Australia’s New Parliament House, designed by Mitchell Giurgola and Thorp, was officially opened by Queen Elizabeth II on 9 May in 1988.
The House, as it’s colloquially known, occupies the most prominent location in Walter Burley Griffin and Marion Mahony Griffin’s plan for Australia’s capital.
But they never intended for it to be there. In their competition-winning plan for Canberra, the Griffins had made reference a house of parliament being situated at Camp Hill, where the provisional Old Parliament House was built.
For decades politicians struggled to agree on a location for a New Parliament House, between the prominent landform of Capital Hill (which was seen as symbolically inappropriate) and the originally intended location at Camp Hill, closer to the lakefront.
In 1974, the then-Member for Burke Keith Johnson introduced a private member’s bill to build the new house on Capital Hill, which was passed by the parliament.
But, due to the dismissal of the Whitlam government in 1975 and a period of financial restraint that followed, progress on the new parliament house stalled until 1978/79 when the government established the Parliament House Construction Authority Act.
In April 1979 an international competition was launched for the design of the New Parliament House with brief that called for a “national symbol.”
“Careful consideration should be given to the implications of the scale and monumentality of the design,” the brief stipulated, asking architects to “respond to those qualities of environment which are uniquely Australian - climate, landscape, vegetation and quality of light.
“Within the building, connotations of a ‘people’s Parliament’ and ‘open government’ will be established if people can penetrate the building and observe its operation.”
In all, 329 entries submitted from 28 countries, and 131 entries were from international architects, although all entrants were required to be registered in Australia by the date of submission.
The assessors selected 10 finalists and five invited to proceed to stage two: Bickerdike Allen Partner (London); Denton Corker Marshall (Melbourne); Edwards Madigan Torzillo Briggs International (North Sydney); Mitchell Giurgola and Thorp (New York); and Christopher Waite (British Columbia).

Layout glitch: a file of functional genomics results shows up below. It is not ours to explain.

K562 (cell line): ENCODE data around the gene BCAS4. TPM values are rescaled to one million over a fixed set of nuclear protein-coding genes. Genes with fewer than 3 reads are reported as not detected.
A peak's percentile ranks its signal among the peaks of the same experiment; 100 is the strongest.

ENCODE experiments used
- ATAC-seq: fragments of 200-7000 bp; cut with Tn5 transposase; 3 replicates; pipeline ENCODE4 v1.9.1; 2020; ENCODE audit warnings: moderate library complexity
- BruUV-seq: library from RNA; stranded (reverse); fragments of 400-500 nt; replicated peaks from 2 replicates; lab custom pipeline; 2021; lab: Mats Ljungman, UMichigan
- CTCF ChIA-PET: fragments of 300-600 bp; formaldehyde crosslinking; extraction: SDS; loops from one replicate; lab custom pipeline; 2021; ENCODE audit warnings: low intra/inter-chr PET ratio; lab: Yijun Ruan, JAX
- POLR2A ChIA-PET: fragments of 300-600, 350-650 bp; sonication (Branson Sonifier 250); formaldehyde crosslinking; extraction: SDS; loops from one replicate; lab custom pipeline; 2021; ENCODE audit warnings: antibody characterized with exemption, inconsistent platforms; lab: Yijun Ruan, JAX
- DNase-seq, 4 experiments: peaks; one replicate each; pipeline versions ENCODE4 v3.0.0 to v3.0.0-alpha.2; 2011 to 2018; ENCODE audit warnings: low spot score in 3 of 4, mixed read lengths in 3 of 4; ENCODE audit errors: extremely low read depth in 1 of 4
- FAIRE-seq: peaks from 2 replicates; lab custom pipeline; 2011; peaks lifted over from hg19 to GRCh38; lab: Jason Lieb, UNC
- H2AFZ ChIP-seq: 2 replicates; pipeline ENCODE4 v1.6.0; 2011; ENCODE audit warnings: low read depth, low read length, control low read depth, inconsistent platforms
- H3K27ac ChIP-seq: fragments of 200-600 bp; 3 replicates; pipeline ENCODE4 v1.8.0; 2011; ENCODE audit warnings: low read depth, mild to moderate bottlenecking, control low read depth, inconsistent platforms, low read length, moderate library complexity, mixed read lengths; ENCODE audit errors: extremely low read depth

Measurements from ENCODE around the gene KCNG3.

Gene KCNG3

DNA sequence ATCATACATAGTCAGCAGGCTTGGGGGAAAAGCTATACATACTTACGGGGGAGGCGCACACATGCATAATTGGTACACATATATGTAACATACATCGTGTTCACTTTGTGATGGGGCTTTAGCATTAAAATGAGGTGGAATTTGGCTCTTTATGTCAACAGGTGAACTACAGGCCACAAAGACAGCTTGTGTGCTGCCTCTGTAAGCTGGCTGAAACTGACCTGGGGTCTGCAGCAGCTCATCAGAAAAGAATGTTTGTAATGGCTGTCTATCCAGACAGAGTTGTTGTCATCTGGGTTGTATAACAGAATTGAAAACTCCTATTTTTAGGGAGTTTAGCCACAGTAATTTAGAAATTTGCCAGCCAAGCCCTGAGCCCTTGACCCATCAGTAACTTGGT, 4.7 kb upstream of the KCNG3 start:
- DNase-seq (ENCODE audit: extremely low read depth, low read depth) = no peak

The jury was chaired by John Overall, a former chair of the National Capital Development Commission and included John Andrews, Australia’s first internationally recognized architect and 1980 Gold Medallist; New York architect I. M. Pei; engineering professor Len Stevens and politicians Barry Simons MP and Senator Gareth Evans.
Mitchell Giurgola and Thorp was announced as the winner on 26 June 1980.
Romaldo Giurgola said at the time: “The brief for the design of the parliament compiled by the NCDC was possibly the best I had ever encountered in my professional career. I plunged into Australian literature rather than into guides and travelogues. Patrick White, Miles Franklin, Henry Lawson and Les Murray became my real instructors, while the sonorous voice and accent of Richard Thorp, the Australian in our office, produced the right atmosphere.”
Giurgola was awarded the 1988 Gold Medal by the then-Royal Australian Institute of Architects. In his A. S. Hook address, Giugola said, “The response to the impact of the natural environment in Canberra made us determine that the building configuration must not impose its presence on the top of the hill, but should rather be comprehended visually with the help of the natural elements and the surrounding sites.”
According to assessor Len Stevens, “the Mitchell Giurgola and Thorp scheme was the only hat proposed to replace the top of the hill with a topographically formed building,” he told professor of architecture Andrew Hutson in an interview.
Hutson, in a Senate Occasional Lecture in 2011, described the winning design as a “low key, non-monumental monument.”
“Tracing the political management and concoction of the competition process and brief, it is hard to imagine an acceptable alternative to the winning entry,” he said. “If the complex criteria to win the competition can be visualized as a square hole, the Mitchell Giurgola Thorp entry offered a square peg as a perfect fit.”
Mitchell Giurgola Thorp were responsible for the interior design, furniture design and coordination of an art and craft program.
“Very early in the Parliament House project, we as the projects architects pressed for the establishment of an art and craft program,” Giurgola said.
“Such a program became symptomatic of the objectives of the architecture since, rather than being intended as an ornament to it, it was there to identify and expand the content of the architecture.”
The artworks included a tapestry in the Great Hall designed in collaboration by artist Arthur Boyd, Mitchell Giurgola Thorp and the Victorian Tapestry Workshop (now the Australian Tapestry Workshop.)
The tapestry depicts a scene of Australian landscape with under the canopy of eucalypt forest. Measuring 20 metres wide and nine metres tall it is one of the biggest tapestries in the world.
The Australian Parliament House took seven years to construct and cost approximately $1.1 billion ($2.45 billion in today’s terms.) With a floor area of 250,000 square metres, it is one of the largest buildings in the southern hemisphere.
The House was awarded the Enduring Architecture Award at the 2013 National Architecture Awards. “Mitchell Giurgola and Thorp has demonstrated the power of architecture to respond to significant purpose with the best materials and craftsmanship of Australia, creating a significant place representative of who we are as a nation,” said the jury.
The Australian Parliament House will mark its anniversary with a series of events including a Senate Occasional Lecture by professor Kim Dovey on “How do buildings shape politics?” to be held on Friday 11 May, and a free exhibition, “Competition to Completion – building Parliament House,” on display until 13 May.